David Brown, a former U.S. diplomat and a freelance writer on the East Vietnam Sea disputes, told Vnexpress News in an interview on Sunday that the U.S. has to regard China’s aggressive pursuit of hegemony over the sea as “disruptive” and “potentially dangerous.”
Chinese land reclamation activity and installation construction at Bai Tu Nghia (Hughes Reef) in Vietnam’s Truong Sa (Spratly) archipelago has been identified for the first time by satellite imagery analysed by IHS Jane’s Defense Weekly, based in Coulsdon, Surrey (England).
According to IHS Jane’s Defense, the imagery, provided by Airbus Defence and Space and taken in January, also shows the progress of construction at Gac Ma (Johnson South Reef), belonging to the Spratly archipelago as well.
IHS Jane’s previously used AIS transponder signals to monitor the movements of the Chinese dredger Tian Jing Hao through the Cum Dao Sinh Ton (Union Banks) and Cum Dao Nam Yet (Tizard Banks) regions in late 2013 and early 2014. It was present at Hughes Reef between March 20 and April 3, 2014.
The U.S. military has acknowledged that it is flying its most-advanced surveillance aircraft, the P-8A Poseidon, over the East Vietnam Sea. Will Washington provide Vietnam with information acquired by the P-8A Poseidon?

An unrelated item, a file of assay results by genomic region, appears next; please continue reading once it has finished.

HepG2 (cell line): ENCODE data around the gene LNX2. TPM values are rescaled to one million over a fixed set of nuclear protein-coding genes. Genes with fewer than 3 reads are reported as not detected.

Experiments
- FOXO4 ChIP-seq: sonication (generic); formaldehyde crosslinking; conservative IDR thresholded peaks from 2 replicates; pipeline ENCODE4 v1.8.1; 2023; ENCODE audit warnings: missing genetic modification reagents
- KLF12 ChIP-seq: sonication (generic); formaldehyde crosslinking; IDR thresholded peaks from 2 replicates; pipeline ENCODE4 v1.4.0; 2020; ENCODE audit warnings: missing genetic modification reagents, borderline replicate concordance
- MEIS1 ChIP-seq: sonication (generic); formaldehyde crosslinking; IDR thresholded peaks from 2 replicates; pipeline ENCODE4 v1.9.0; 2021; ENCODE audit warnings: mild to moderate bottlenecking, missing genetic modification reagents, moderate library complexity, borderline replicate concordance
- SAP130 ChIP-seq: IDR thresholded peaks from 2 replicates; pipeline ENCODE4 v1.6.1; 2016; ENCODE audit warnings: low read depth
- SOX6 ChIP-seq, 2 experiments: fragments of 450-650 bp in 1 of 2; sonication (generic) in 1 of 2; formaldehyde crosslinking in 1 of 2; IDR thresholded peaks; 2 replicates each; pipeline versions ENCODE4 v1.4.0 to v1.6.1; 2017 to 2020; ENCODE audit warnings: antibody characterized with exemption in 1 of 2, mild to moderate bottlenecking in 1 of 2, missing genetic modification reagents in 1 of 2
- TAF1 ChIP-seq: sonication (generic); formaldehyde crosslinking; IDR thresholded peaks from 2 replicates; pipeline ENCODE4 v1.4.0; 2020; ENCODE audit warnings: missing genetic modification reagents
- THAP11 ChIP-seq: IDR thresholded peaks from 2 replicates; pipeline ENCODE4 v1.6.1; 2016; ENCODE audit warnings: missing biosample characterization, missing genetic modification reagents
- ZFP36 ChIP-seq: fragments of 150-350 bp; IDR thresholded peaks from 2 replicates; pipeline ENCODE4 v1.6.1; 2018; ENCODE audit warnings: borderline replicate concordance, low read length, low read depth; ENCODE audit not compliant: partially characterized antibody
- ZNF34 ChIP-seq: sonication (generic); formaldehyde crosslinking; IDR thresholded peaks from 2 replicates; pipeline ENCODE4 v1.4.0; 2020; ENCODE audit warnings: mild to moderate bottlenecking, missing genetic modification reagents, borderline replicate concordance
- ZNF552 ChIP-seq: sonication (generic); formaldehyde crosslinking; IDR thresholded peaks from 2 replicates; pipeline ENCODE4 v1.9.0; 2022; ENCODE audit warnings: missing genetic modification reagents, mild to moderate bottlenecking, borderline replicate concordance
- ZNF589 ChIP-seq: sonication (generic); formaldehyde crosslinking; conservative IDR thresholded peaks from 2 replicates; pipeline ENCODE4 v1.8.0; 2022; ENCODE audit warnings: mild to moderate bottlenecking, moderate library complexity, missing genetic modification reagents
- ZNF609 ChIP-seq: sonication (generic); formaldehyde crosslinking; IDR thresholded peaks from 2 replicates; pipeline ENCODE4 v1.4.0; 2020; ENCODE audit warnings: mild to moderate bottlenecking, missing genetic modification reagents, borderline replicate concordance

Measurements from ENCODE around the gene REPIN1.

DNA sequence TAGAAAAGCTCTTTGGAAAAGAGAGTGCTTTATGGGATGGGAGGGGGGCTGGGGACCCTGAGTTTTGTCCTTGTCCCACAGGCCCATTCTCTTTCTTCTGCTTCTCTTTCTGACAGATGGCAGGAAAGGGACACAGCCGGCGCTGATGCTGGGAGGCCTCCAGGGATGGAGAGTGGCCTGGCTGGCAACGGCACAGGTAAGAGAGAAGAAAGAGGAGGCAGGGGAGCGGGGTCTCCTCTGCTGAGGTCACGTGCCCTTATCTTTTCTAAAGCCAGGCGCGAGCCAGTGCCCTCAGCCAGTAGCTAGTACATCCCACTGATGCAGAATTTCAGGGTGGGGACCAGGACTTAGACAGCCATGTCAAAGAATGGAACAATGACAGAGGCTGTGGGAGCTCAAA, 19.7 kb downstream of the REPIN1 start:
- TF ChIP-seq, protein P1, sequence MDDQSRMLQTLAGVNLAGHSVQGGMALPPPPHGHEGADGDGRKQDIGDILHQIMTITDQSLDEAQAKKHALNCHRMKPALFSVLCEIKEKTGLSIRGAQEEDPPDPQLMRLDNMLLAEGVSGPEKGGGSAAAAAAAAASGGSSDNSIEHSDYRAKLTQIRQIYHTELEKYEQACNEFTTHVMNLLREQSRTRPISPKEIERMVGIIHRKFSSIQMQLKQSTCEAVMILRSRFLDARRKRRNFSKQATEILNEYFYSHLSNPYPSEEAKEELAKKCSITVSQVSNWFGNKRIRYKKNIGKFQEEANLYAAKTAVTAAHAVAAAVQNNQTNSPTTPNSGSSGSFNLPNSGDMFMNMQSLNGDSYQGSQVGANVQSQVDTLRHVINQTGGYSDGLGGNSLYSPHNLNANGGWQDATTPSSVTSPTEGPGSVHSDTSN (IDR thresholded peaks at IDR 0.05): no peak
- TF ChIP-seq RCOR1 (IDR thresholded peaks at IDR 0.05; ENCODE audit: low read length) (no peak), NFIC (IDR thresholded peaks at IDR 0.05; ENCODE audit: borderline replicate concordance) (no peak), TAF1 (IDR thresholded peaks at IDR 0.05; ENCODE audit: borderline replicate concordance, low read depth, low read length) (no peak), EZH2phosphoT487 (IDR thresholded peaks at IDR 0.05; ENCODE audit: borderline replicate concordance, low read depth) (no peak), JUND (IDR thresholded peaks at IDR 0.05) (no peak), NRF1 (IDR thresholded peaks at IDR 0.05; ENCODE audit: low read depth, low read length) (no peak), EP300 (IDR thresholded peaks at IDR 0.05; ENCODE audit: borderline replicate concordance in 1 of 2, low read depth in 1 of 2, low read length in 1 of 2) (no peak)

The U.S. has intensified surveillance of the [East Vietnam Sea] area since the HD981 incident last summer and, of course, it has closely monitored China’s ‘island-building’ activity on the Spratlys’ rocks and reefs. It is also assisting Vietnam and the Philippines to upgrade maritime surveillance capabilities and doubtless has shared surveillance information in this respect.
For many years, the U.S. has relied on the P-3, an aircraft put into service in the 1960’s, for surveillance tasks. The first P-8, based on the Boeing 737 airframe, with a longer cruising range than the P-3 and state of the art electronic equipment, entered service in 2012.
Victor Gao, Director of the China National Association of International Studies, told Russia Today that China considers growing U.S. military activity in the waters of the East Vietnam Sea as hostile, which may lead to destabilizing the situation in the disputed region. What do you think?